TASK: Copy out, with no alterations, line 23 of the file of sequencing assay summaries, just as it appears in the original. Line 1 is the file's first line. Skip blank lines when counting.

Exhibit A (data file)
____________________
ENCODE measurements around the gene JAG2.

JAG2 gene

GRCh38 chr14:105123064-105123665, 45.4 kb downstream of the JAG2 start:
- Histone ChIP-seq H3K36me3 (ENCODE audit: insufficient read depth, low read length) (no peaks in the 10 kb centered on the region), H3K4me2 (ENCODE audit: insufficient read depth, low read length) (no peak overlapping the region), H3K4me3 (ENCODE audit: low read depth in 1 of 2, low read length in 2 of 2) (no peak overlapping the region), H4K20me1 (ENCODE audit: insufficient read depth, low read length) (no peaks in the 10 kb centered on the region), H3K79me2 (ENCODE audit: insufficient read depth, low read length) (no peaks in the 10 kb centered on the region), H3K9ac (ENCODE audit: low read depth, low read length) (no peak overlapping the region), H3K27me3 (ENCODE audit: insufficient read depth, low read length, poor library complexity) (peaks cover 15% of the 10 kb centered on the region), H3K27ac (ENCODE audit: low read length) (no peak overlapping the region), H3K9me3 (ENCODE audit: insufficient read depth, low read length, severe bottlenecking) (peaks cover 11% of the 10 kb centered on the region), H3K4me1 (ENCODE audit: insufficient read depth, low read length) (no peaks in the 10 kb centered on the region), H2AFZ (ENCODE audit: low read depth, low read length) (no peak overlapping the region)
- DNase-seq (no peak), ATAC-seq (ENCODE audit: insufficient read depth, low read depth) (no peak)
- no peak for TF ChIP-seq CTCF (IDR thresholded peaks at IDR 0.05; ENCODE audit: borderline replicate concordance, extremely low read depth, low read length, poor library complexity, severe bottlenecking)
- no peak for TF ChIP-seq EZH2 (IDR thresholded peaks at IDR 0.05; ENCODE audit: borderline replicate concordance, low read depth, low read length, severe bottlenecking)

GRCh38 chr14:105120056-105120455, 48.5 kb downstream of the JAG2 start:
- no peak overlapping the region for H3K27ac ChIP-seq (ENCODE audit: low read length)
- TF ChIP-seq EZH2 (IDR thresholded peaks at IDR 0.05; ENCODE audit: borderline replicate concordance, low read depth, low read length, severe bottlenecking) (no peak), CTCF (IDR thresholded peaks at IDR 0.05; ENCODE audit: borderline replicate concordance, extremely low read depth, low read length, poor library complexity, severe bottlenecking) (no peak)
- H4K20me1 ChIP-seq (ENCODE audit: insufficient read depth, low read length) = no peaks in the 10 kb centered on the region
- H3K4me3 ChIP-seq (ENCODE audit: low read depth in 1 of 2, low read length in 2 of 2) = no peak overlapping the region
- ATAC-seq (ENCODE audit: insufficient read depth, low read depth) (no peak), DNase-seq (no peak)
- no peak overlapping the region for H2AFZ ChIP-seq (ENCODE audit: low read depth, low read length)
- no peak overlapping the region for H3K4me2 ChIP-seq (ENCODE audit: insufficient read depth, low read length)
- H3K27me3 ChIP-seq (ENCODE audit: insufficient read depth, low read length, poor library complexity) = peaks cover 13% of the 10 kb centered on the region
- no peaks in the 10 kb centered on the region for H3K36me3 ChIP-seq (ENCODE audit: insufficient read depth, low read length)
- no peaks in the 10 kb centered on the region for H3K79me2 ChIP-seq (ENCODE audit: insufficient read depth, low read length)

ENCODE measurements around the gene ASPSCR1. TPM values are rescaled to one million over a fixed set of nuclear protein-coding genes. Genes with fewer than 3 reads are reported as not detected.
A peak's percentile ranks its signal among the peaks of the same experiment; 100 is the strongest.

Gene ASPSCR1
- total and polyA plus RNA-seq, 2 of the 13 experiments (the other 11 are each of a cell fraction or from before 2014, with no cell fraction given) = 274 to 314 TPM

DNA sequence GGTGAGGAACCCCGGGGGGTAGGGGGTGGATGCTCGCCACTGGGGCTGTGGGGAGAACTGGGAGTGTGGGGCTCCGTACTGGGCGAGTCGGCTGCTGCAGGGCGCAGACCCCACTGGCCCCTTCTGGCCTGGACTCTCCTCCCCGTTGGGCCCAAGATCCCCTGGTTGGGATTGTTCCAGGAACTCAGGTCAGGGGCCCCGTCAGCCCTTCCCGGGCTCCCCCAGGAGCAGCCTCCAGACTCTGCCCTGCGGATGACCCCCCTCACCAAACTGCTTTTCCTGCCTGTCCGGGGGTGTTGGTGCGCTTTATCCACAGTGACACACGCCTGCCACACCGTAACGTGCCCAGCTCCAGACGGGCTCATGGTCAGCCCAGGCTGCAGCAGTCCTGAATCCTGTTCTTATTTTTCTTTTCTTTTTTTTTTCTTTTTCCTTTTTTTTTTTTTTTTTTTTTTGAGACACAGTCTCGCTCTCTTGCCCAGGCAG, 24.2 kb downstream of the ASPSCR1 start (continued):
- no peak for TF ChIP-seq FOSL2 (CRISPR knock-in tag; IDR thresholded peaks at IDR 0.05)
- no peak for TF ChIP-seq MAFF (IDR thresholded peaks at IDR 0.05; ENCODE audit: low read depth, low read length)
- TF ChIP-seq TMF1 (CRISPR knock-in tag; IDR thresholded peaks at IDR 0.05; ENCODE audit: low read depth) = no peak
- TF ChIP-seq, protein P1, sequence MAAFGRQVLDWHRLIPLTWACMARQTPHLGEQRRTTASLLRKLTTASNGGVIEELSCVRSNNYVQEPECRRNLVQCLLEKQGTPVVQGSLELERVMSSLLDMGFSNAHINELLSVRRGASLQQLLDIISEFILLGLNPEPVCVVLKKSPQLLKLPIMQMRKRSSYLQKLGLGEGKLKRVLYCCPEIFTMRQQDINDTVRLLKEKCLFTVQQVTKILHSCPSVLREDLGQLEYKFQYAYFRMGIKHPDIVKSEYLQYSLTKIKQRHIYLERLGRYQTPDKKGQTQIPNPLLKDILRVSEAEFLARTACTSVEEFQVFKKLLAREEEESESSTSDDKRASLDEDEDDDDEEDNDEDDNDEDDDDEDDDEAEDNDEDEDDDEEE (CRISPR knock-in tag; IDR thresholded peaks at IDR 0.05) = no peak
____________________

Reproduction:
DNA sequence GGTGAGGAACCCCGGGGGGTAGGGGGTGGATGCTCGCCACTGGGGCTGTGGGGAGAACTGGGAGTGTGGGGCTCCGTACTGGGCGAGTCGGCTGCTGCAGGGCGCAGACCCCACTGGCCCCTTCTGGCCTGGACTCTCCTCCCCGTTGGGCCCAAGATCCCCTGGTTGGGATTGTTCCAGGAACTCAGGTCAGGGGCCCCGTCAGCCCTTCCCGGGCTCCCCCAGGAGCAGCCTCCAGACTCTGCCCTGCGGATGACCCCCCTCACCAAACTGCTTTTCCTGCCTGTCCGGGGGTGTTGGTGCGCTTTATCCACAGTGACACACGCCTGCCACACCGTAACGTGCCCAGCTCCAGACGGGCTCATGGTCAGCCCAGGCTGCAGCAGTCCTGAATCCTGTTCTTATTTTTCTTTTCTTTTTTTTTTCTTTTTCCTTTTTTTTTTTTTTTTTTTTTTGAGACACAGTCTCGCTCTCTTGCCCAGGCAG, 24.2 kb downstream of the ASPSCR1 start (continued):